John Melvin is in the news this week for two new roles.
As Gov. Brian Kemp swore in Vic Reynolds Monday as director of the Georgia Bureau of Investigation, Melvin stepped up from chief deputy to acting district attorney in Cobb County. It’s a move mandated by statute, Melvin said, pending the appointment of a new DA by Kemp.
Also on Monday, Reynolds named Melvin as the new chief of staff for the GBI.
“I will remain acting DA until the governor appoints, and then will move to the GBI to be chief of staff working with Vic again—which is super cool,” Melvin said. “I am excited to do for the state what we have done in Cobb, which is aggressively attack gangs.”
Melvin said he believes he and Reynolds will be the first lawyers in those positions with the GBI. He figures their background should be helpful.
“A benefit of having a former prosecutor in a position like this is we can bridge the gap between investigations and what is required in front of a jury,” Melvin said.
Melvin is in his 24th year as a prosecutor. He’s worked in three metro Atlanta counties: DeKalb and Gwinnett counties, before Cobb. He moved to Cobb to work for Reynolds, a former criminal defense attorney, magistrate judge and police officer.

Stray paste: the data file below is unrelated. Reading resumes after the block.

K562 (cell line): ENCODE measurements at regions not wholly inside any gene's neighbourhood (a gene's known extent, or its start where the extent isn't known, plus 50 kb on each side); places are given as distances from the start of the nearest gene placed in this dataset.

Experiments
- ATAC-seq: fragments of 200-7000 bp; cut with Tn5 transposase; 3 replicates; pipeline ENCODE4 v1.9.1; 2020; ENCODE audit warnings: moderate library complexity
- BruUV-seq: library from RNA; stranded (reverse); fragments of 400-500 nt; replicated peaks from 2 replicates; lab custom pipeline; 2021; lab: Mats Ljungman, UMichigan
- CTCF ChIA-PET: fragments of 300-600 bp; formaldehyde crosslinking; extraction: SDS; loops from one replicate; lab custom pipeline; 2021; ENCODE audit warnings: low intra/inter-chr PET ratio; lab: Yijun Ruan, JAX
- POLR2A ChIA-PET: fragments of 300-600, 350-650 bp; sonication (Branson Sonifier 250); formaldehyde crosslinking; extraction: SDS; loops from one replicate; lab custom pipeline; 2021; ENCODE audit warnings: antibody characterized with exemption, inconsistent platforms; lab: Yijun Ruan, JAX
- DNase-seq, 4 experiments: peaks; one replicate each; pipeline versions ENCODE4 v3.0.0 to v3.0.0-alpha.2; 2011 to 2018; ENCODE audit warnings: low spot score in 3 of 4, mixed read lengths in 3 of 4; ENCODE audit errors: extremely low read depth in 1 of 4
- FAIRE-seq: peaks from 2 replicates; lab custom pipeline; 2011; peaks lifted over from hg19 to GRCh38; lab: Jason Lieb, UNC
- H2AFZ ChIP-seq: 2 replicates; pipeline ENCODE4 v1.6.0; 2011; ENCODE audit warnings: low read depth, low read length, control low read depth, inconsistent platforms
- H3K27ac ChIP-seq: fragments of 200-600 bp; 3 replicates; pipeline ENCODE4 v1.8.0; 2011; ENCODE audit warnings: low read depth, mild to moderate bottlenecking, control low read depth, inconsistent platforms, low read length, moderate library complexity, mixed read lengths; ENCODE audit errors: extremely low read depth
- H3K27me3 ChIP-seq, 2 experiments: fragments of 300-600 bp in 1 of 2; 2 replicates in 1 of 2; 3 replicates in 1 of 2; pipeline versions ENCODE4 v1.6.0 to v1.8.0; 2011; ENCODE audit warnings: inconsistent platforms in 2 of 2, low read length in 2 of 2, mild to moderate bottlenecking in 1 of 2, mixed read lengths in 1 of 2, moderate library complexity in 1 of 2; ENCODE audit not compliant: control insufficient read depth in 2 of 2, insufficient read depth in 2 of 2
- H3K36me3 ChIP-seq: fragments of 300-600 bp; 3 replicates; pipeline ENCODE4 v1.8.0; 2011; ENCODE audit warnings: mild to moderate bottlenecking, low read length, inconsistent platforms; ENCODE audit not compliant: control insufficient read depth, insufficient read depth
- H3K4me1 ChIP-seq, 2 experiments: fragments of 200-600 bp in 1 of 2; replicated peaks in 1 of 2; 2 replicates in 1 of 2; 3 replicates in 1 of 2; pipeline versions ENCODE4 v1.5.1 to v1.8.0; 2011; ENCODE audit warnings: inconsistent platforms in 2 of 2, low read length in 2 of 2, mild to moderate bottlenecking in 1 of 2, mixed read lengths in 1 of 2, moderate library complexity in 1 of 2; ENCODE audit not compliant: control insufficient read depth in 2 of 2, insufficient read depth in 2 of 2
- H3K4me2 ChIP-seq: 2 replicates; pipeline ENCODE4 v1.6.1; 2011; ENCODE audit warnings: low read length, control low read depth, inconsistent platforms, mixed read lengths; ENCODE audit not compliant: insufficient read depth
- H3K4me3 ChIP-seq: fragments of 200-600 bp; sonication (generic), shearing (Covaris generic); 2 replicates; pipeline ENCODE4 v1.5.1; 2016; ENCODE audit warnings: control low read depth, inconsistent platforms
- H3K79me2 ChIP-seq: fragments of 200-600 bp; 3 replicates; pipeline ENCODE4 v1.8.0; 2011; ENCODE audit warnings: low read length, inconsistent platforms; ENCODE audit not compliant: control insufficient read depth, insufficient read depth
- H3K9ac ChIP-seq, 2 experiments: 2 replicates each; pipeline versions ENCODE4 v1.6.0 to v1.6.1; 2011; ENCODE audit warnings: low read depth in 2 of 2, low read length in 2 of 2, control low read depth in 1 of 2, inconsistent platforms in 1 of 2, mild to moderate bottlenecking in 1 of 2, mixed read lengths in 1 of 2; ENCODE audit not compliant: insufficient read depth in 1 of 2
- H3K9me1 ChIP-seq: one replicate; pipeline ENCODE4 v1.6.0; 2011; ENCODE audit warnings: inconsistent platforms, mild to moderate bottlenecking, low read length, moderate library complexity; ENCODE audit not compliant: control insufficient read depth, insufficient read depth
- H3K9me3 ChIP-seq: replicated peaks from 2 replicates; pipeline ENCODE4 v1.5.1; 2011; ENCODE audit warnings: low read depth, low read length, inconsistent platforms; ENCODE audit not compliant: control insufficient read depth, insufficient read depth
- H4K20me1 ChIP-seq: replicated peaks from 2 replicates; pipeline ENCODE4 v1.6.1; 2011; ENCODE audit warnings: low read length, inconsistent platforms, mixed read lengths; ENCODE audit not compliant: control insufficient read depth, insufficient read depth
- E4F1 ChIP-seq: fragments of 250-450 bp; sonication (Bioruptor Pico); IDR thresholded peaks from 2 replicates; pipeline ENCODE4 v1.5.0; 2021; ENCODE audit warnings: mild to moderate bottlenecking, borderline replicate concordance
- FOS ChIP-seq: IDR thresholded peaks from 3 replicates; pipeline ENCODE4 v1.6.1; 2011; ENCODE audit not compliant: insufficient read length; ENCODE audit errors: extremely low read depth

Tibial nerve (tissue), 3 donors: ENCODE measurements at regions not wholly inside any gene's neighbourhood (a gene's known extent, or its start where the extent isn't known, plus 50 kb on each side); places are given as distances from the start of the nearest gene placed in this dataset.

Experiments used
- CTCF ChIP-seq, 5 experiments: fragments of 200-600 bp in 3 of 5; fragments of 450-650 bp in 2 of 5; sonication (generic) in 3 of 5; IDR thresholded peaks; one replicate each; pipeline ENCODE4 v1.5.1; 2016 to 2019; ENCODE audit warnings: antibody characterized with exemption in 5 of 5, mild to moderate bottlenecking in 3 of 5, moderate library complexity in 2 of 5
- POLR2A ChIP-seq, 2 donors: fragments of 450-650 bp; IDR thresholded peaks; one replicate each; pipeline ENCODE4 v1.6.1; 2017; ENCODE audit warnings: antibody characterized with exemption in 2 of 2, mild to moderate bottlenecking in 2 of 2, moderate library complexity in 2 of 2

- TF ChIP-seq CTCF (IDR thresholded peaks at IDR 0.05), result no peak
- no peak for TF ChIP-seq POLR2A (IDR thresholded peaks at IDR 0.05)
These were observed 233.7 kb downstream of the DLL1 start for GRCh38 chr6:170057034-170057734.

“I’m going to miss prosecution a whole bunch,” Melvin said. “This is a wonderful profession where you get to do the right thing.”
Melvin said he makes a pitch for his career path in classes he has taught at Atlanta’s John Marshall Law School and previously at Emory University School of Law.
“I tell them I have dismissed more cases as a prosecutor than any defense attorney will ever win,” Melvin said.
“People want to change the system and improve the world,” he said. “A prosecutor has a tremendous amount of power. You really want good people in those positions.”
That brings up his reason for leaving.
“I’m 54,” Melvin said, and “Vic is the best boss I’ve ever worked for. He is a genuinely compassionate human being.”
Melvin noted that Reynolds is a strong supporter of drug treatment courts and other accountability programs as an alternative to sending people to prison who don’t need to be there.
“That allows us to focus on the people that need to be focused on,” Melvin added, “like the violent gang-bangers, murderers, rapists and robbers.”